Describing public health as the means that will “account for most of our health progress in the years to come,” Director of the U.S. Centers for Disease Control Dr. Tom Frieden spoke of the achievements and challenges in public health in delivering the 2015 Shattuck Lecture at the Massachusetts Medical Society’s annual meeting on Friday, May 1.
In a talk that was both entertaining and instructive and supported with statistical data, Dr. Frieden touched on a myriad of subjects, including antibiotic resistance, the opioid epidemic, the state of HIV care, tuberculosis, the impact of vaccines, the threats and improvements in cardiovascular care and hypertension, the continuing and new dangers of tobacco and nicotine delivery systems such as e-cigarettes, and the public health actions of a responsive government.
Among the highlights from his address:
On infection and the spread of drug-resistant bacteria: “The obsession to increase the population impact of our efforts is routinely complicated by infection, which could eventually undermine much of modern medicine. Our Antibiotic Resistance Initiative could reduce many infections over the next five years.”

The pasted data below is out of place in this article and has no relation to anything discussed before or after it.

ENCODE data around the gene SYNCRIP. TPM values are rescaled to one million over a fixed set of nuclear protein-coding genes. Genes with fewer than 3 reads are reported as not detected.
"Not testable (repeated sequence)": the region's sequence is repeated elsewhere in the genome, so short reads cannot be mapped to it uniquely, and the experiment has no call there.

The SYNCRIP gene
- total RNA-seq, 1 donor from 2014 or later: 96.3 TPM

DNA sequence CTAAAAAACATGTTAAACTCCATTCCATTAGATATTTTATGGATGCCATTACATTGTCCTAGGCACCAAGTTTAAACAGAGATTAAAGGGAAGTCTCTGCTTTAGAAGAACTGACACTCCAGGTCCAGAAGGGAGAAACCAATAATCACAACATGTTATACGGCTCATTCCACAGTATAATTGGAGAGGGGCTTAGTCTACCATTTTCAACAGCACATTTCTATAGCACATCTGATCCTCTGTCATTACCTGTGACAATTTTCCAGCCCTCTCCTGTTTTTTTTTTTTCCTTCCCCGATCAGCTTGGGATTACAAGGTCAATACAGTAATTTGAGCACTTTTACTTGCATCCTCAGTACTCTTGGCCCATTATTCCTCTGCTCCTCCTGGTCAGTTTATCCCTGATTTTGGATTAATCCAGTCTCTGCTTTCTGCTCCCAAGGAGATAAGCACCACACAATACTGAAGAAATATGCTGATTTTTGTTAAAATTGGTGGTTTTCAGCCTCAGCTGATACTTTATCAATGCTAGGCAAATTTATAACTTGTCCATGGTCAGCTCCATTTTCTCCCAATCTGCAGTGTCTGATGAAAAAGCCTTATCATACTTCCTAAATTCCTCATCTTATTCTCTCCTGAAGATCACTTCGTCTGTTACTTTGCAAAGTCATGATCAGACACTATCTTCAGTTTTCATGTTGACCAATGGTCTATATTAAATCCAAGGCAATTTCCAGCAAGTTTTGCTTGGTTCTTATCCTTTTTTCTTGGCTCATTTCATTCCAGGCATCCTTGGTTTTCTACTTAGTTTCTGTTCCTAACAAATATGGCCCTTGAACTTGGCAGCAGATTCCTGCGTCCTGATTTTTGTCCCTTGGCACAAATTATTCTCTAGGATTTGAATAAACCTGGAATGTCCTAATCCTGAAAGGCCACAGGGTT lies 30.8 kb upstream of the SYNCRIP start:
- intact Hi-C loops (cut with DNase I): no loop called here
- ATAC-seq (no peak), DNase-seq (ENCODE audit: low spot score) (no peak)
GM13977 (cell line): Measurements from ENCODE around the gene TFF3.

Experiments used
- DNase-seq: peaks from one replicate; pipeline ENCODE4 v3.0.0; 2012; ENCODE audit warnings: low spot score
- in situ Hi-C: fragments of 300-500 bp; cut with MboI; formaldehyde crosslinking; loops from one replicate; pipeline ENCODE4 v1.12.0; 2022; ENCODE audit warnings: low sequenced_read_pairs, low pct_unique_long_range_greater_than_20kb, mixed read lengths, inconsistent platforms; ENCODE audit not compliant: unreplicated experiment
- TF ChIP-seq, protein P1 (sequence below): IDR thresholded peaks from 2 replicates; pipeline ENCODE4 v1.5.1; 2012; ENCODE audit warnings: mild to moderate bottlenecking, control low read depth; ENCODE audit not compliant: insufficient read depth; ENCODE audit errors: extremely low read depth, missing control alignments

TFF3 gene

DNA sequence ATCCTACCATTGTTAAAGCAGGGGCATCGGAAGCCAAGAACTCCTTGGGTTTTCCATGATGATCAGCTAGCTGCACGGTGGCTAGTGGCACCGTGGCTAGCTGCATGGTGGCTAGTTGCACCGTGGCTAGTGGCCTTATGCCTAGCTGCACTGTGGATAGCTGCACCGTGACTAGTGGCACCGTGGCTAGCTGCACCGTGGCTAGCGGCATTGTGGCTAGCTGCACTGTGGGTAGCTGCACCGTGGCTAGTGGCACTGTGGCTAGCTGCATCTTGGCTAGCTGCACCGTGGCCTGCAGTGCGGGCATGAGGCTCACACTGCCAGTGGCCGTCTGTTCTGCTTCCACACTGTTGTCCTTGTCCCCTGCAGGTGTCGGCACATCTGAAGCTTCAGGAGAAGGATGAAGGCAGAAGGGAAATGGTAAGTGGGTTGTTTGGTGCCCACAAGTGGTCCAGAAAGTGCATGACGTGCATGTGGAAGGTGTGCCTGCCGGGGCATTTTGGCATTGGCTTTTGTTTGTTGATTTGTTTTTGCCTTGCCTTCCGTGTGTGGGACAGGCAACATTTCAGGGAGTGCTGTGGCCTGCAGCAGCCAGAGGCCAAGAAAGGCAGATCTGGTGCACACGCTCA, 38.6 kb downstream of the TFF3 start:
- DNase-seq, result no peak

On clinical care working with public health: “The intersection of clinical health care and public health is one of the essential concepts that underlie public health, and all too often they are going in different directions. There’s a lot we can learn from each other.”
On the Ebola crisis: “We learned two big lessons from the Ebola crisis. Every country needs to have a core public health capacity and the world has to move faster with outbreaks and epidemics.”
On the role of government: “The appropriate role of government is getting people to make healthy choices, with free and open information, by protecting individuals from harm caused by others, and by taking societal action to protect and promote health. These are the public health actions of a responsive government.”
On the responsibilities of individuals, providers, and government: “Until we have a collective responsibility for health-inducing environments, we will continue to have challenges.”
On the main goal of the CDC: “The goal of the CDC is a safer U.S and a safer world, to prevent avoidable catastrophes, to detect threats early, and to respond rapidly and effectively.”
A video of the full talk is available here: